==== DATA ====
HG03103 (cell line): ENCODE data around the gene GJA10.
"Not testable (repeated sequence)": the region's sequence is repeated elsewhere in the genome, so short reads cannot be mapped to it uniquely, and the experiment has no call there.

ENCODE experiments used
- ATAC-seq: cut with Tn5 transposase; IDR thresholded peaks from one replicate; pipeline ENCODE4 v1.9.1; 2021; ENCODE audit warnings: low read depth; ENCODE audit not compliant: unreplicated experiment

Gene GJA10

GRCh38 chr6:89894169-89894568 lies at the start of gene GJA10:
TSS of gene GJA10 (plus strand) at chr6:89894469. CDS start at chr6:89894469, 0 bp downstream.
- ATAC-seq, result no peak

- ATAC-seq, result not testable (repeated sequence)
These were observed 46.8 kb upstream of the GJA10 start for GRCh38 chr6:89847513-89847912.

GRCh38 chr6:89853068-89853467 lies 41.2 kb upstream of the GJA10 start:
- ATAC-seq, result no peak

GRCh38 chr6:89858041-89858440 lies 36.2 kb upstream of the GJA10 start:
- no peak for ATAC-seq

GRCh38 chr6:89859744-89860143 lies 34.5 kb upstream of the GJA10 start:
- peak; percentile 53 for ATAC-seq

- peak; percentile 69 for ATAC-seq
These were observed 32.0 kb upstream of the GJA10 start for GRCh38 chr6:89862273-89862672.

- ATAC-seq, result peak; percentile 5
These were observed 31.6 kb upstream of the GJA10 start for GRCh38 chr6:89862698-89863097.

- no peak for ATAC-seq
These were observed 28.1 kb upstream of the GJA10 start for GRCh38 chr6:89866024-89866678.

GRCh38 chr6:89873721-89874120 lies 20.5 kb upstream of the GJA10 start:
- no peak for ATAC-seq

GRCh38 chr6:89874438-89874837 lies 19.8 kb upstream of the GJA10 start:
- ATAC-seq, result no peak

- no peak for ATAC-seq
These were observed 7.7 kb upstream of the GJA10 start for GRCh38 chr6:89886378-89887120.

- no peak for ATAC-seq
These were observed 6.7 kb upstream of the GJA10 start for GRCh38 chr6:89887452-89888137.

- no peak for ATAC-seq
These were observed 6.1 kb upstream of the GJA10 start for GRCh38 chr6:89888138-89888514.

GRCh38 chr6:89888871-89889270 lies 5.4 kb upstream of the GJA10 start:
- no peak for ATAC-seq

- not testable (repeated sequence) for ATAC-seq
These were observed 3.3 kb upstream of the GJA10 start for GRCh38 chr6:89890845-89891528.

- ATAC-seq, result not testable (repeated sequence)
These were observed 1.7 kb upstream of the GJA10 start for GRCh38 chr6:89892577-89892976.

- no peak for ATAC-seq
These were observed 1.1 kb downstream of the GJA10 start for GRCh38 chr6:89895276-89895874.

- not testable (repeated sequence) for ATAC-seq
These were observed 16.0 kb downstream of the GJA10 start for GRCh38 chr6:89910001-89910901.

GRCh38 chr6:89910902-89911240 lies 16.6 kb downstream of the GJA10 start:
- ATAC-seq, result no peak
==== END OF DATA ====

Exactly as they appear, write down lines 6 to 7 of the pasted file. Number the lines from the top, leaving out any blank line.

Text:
GRCh38 chr6:89894169-89894568 lies at the start of gene GJA10:
TSS of gene GJA10 (plus strand) at chr6:89894469. CDS start at chr6:89894469, 0 bp downstream.